So around 2004/2005, I forget the exact date, Drools was still without commercial backing and I was exploring options. I actually had a meeting with ILog to see if it was something they were interested in. I got invited to their UK sales office, where they cordially pumped me for all my client contacts before sending me on my way - which was quite an amusing experience.

Anyway something reminded me of that recently, which made me think about "What if" scenario's and Marvel comics :)

On reflection I'm pleased we joined JBoss, which was later acquired by Red Hat. I don't believe there is any other large organisation more committed to Open Source than Red Hat. More able to build an honest, profitable and long term stable business around Open Source.

The long term stability aspect I think is immensely important, and was really drummed home to me after the Oracle acquisition of Sun. It made me reflect on the other open source companies out there struggling to find a workable business model and the uncertainty that this bring. It seems many explore hybrid business models of 20%+ closed source, children's editions, restriction GPL licensing or confusing "adware" licenses to drive commercial licensing purchases.

I think this is an important consideration. With Red Hat Drools is in a stable environment, with an immensely successful business model that provides stability and long term outlook. You know that Drools is going to be there in 5 years time, that it will receive continued investment and remain 100% committed to OSS. That we won't mess around with different licensing and business models, that RHT won't shelve it due to acquisitions merging issues or start to hamstring it.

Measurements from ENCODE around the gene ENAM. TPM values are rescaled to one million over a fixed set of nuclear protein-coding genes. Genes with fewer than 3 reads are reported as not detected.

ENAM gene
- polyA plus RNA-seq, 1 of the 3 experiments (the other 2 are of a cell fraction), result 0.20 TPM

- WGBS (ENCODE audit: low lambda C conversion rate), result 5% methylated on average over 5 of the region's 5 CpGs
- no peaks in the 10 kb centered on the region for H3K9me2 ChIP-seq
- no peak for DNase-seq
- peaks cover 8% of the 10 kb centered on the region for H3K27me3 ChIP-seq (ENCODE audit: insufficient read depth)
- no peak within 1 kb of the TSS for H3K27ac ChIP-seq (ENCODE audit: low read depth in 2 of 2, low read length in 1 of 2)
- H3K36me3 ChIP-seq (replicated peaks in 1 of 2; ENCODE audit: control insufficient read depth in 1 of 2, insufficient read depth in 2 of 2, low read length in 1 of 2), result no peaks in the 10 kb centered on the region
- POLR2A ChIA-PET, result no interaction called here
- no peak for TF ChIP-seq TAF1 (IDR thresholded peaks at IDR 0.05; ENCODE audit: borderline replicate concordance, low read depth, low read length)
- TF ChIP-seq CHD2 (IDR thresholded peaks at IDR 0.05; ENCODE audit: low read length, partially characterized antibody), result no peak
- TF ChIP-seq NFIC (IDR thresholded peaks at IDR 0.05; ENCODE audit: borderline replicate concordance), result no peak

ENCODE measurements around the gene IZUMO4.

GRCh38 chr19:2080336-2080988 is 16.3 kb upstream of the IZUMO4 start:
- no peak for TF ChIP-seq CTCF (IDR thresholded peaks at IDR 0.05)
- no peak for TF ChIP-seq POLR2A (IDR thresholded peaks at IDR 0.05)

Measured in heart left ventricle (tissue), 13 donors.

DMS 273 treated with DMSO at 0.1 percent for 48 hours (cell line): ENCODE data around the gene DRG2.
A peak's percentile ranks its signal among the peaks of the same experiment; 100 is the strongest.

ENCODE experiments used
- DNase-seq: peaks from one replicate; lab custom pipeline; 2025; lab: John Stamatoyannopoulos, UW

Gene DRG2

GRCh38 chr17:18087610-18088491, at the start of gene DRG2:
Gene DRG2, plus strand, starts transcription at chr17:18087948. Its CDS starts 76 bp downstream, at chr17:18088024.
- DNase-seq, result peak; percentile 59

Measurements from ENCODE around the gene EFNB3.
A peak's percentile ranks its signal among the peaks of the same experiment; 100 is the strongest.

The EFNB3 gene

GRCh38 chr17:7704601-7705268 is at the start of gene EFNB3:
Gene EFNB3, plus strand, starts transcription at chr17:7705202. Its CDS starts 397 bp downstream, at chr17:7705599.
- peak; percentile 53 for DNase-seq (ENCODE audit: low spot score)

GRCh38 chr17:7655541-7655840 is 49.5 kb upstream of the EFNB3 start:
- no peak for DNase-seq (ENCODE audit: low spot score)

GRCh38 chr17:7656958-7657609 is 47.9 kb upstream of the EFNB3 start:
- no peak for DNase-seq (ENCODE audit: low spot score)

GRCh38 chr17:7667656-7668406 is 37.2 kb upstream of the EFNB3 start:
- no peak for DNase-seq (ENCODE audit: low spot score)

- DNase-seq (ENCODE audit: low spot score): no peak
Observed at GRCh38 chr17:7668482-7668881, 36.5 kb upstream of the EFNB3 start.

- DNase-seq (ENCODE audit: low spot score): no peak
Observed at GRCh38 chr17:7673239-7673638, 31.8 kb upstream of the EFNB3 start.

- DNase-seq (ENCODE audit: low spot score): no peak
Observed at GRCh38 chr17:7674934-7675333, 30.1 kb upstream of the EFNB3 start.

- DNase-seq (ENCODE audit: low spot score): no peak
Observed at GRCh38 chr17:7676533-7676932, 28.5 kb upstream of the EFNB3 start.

Had I taken any other route, be it VC or acquisition by another company, I'm convinced we would either be a hybrid license of 20%+ closed source or a restrictive GPL license to force license purchases, or worse seen as a marketing onramp for the "adult" closed source edition. All of which would have been very negative for the long term adoption of Drools.

Now that Drools is starting to push research boundaries and bringing real value to the field, I feel that this is even more important than ever. We are at a stage now where the really interesting work is starting and are able to do this in a stable environment with a long term outlook on what we are doing and planning. This wouldn't be possible if we were changing business models or technology strategies every 9 months, while we try and find financial stability.

Recently I've been reflecting beyond just technology for a reasons of success and thinking organisationally. It seems companies are getting behind the unified model now, Pega and Tibo are pushing it and the market "gets it". People don't want separate systems for their business logic, they want something unified, integrated and consistent. Not something that is a mess of cognitive dissonance.